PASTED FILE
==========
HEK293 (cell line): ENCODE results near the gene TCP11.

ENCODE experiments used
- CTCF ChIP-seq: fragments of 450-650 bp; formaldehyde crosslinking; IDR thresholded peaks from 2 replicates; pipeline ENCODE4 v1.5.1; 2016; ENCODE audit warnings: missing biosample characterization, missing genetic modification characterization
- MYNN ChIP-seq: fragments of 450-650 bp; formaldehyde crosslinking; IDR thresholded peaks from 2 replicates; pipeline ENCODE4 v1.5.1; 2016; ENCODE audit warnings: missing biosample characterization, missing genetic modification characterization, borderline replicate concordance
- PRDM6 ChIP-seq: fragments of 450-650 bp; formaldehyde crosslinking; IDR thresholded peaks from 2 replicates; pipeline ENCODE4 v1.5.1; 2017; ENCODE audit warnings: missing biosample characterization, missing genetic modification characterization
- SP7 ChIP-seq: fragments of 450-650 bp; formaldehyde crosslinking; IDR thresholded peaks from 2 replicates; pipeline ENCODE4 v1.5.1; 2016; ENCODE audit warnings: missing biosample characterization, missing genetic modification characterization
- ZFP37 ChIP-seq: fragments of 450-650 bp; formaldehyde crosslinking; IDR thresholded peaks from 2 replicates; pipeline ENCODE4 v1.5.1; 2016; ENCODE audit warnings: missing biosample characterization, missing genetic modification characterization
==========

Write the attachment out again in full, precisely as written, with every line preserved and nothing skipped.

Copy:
HEK293 (cell line): ENCODE results near the gene TCP11.

ENCODE experiments used
- CTCF ChIP-seq: fragments of 450-650 bp; formaldehyde crosslinking; IDR thresholded peaks from 2 replicates; pipeline ENCODE4 v1.5.1; 2016; ENCODE audit warnings: missing biosample characterization, missing genetic modification characterization
- MYNN ChIP-seq: fragments of 450-650 bp; formaldehyde crosslinking; IDR thresholded peaks from 2 replicates; pipeline ENCODE4 v1.5.1; 2016; ENCODE audit warnings: missing biosample characterization, missing genetic modification characterization, borderline replicate concordance
- PRDM6 ChIP-seq: fragments of 450-650 bp; formaldehyde crosslinking; IDR thresholded peaks from 2 replicates; pipeline ENCODE4 v1.5.1; 2017; ENCODE audit warnings: missing biosample characterization, missing genetic modification characterization
- SP7 ChIP-seq: fragments of 450-650 bp; formaldehyde crosslinking; IDR thresholded peaks from 2 replicates; pipeline ENCODE4 v1.5.1; 2016; ENCODE audit warnings: missing biosample characterization, missing genetic modification characterization
- ZFP37 ChIP-seq: fragments of 450-650 bp; formaldehyde crosslinking; IDR thresholded peaks from 2 replicates; pipeline ENCODE4 v1.5.1; 2016; ENCODE audit warnings: missing biosample characterization, missing genetic modification characterization